Pride goes before the fall or so I’ve heard. It happened like this. We traded a few cautious hands of button play pots swapping antes looking for an opening. At this stage poker can seem like the final round of a heavyweight title fight where both fighters think they need a knockout to avoid the judge’s cards. I think I was doing pretty good too, the twin glares off his sun-glasses were a little disconcerting at times… almost like they were bearing down on me. But I would swerve my eyes aside and put my focus back on the play, waiting for a chance to take him down. Then a miracle seemed to happen. He was on the button and I got dealt ‘Big Slick’. For poker newbies, let me tell ya that is the best starting hand in poker – an Ace and a King, in my case a heart and a diamond respectively. I had to play this cool now and take him for as much of his chips as I could. I made, what I hoped would seem a ‘feeler’ bet. Just large enough to make it look like I was trying to horn in on his pot but not so big as to scare him off. If he had any sort of hand he would most likely stay in, seeing as he had control of last betting position. And that was what I was hoping for. Sure enough, The Hooded Man calls my bet, he probably wants to see The Flop before deciding whether I actually have a hand. I pick up to pair when the Ace of Clubs appears on the flop. There’s also a deuce and five of spades, but they don’t touch my beautiful bullets. Now… I wanna make him think I’ve got nothing so I limp in for less than my opening bet. He calls. Yes! I can feel this game’s ready to swing my way. This pot alone would be enough to put us on even ground going forward. But I want to stick the dagger in now and cripple his stacks. The turn card is the Ace of Diamonds. Oh baby! I am sitting with Trips, large! I manage, somehow, to control my glee and offer up another innocent looking bet. My nemesis looks at his cards and calls once more. The odds are huge in my favour but he can’t know that. He must think I am representing better kicker cards to go with the pair of bullets on the layout. He has no idea, I am certain. The River comes up Ace of Spades. Holy shit. I am looking at quad aces, I don’t need to consider any options, I know I have him. I think of my baby son, Missy might be a bitch for betraying me, but I could really spoil the kid with some serious poker winnings. But, why should I? If Missy wants me out of her life let’s see how she handles raising our son on her piddly earnings. Meanwhile, with winnings like these I should be able to turn pro or something. I can take off for places like Vegas and qualify for the World Series of Poker. “Yea, screw them,” I think, as I slide my stacks forward. “All in.” I refrain from dancing through an almost superhuman effort of will. But the game is over… he has to know that now. He must fold. I will have cut out his legs and all that will be left is a hand or two of my newly short-stacked ‘friend’ sputtering on empty.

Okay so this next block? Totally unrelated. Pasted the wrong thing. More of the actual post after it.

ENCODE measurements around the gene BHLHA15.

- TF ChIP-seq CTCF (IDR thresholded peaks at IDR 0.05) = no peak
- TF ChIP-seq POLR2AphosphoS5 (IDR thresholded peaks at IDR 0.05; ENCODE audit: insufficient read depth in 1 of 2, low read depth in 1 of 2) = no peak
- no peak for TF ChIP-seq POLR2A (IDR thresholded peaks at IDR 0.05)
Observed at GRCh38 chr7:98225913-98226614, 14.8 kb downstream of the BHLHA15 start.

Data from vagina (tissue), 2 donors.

“Call.” He deadpans. What the hell? Why would he call? It is insane, I mean sure I’ll take even more of his chips and finish this up even quicker… but it makes no sense. I shrug and show my cards. “Four Aces pal, tough luck” I allow myself a victory grin. “Thanks for the game though you are one hell of a player.” “Indeed, you pathetic fool,” he snarls as the shades come off revealing a face I know. One I have seen in the mirror, looking back at me, for years. “You have no idea,” he intones in a voice that seems to echo throughout the room and beyond. “How…” I stumble. “What is going on here?” I don’t know what game this weirdo is playing but I am taking my chips and cashing out. “I am out of here.” “I think not!” he roars. It is a sound you never want to hear; a predatory thunder that loosens your bladder and leaves you whimpering “please, no…” His cards land face up on the table with a crash like falling buildings. They are revealed as a suited three and four of spades. My heart skips a beat as my eyes flash back to the community cards and I gaze upon my fate. An Ace High Straight Flush. He wins. “Dear God…” I feel crushing despair fill every inch of my being, my very soul. “He can’t help you now,” he laughs, it is a sickening sound, like something you’d imagine an Auschwitz executioner would cackle. He pulls his head back revealing twin horns that, truly, were unnecessary at this point. I knew him. God help me I knew my fate. As his eyes glared at me I could hear loud noises: screaming tires, blaring horns and the screech and crash of twisting metal and busting glass. There is nothing more for me to tell, except for the burning darkness… and the screams that echo unceasingly in this void. My screams.